KENOSHA, Wis. (CBS) -- In Kenosha late Thursday, Wisconsin Gov. Tony Evers and Lt. Gov. Mandela Barnes said they are looking forward to seeing Kenosha rebuild, and to see broken systems and racial injustice taken on.
"Obviously, the city has gone through a lot of trauma over the last several days, and I had a chance to witness some of the damage that was done," Evers said. "But the thing that gives me hope is the thousands of people from the Kenosha area who are volunteering as we speak to bring water to workers, to do great paintings, and spruce up the town area. At the end of the day when this is over, the people of Kenosha will be ready to make lives better, and they are already beginning that process."
He said the people of Kenosha would move forward on all fronts.
"I feel very confident about where we are going, but confidence does not come from Madison or Washington, D.C. It comes from the great people who inhabit the city," Evers said. "They understand there is a need to make sure we are in a better place racially, but they're ready to roll up their sleeves and doing it as we speak, and I could not be more proud of that."
Meanwhile, Barnes said it was a "nothing short of a miracle" that Jacob Blake – the man who was shot seven times in the back by a police officer on Sunday – was still alive.
"We had a moment to speak with Jacob Blake's family. We met with leaders here in Kenosha, and I had a couple of phone calls yesterday with an organizer friend of mine. We also witnessed a few businesses, and it was important to do so. In the wake of it all, you see a community actually being built," Barnes said. "It is out of some of the most devastating sets of circumstances that we often see communities being built more holistically, in a way that has not traditionally happened before."
Barnes said the investigation into the Blake shooting continued, but there are some things that are clear regardless.
"We don't need an investigation to note that this falls into a long and painful pattern of violence. This is a pattern of violence that happens against Black lives too often, and across this country. And as you all know, we saw more gun violence unfold on Tuesday night, when two protesters were tragically killed and injured by gunshots – someone that wasn't looking to keep peace, an outside agitator; someone who came in from Illinois who was able to just walk the streets freely, like that's something normal that we should just come to expect," Barnes said.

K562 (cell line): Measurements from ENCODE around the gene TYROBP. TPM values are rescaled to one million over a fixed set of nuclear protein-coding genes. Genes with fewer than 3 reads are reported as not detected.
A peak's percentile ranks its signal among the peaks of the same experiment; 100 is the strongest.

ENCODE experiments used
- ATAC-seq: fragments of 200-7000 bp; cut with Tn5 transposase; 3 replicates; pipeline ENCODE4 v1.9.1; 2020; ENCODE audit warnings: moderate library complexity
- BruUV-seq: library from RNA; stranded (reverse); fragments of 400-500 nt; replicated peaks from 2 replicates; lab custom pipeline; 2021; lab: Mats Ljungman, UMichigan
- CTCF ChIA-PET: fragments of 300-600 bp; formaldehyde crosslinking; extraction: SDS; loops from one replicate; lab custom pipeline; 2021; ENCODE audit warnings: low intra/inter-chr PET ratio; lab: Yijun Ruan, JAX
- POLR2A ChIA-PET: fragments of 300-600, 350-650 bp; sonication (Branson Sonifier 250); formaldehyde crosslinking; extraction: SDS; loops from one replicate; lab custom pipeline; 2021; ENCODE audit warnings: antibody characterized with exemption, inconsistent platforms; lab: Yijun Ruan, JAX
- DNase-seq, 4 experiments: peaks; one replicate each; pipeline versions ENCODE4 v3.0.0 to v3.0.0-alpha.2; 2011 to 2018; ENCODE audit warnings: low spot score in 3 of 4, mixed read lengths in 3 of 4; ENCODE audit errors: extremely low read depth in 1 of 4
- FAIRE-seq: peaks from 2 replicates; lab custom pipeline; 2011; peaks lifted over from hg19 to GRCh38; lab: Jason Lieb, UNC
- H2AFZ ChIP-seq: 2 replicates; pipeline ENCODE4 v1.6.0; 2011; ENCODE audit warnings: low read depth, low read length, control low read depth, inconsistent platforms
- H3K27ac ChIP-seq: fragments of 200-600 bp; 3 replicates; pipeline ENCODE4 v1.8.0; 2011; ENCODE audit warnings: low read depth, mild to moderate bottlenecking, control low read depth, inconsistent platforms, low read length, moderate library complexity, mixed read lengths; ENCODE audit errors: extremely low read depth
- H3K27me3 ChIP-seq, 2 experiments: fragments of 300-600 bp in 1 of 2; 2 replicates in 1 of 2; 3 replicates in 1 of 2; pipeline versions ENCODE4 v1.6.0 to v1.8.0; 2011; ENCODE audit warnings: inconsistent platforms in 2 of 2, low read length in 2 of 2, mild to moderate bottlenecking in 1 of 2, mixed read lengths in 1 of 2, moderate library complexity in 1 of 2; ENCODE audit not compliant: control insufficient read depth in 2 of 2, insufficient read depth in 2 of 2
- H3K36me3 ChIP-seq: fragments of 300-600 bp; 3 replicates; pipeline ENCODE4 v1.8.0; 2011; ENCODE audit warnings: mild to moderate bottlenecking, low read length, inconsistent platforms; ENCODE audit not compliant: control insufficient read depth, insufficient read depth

With the latest deadly incident in which Kyle Rittenhouse, 17, is accused of shooting three people and killing two of them during the unrest, Barnes said Kenosha was now home to a tragic scene similar to what happened in Charlottesville, Virginia in 2017 – when protester Heather Heyer, 32, was mowed down and killed by a driver during a white nationalist rally. He said society has to want to see such a thing never happen again.
Evers said he would "disinvite all of those people that are running around with long guns for no apparent reason."
Barnes said the systems that enable racial injustice must change, and he said that can happen.
"We have come to together and rebuild those broken systems," Barnes said. "But I do believe that we can do it. I wouldn't be sitting here talking to you today. This didn't just happen after Jacob Blake, and it didn't just happen George Floyd. This is ongoing. It is one of the reasons why I decided to run for office – because I believed that better was possible. I hope everybody in this room also hopes that we can do more."
Also at the news conference, Wisconsin National Guard Maj. Gen. Paul Knapp said additional National Guard members have been sent from states such as Alabama and Arizona. But he emphasized that all guardsmen are under Wisconsin state authority rather than federal authority.
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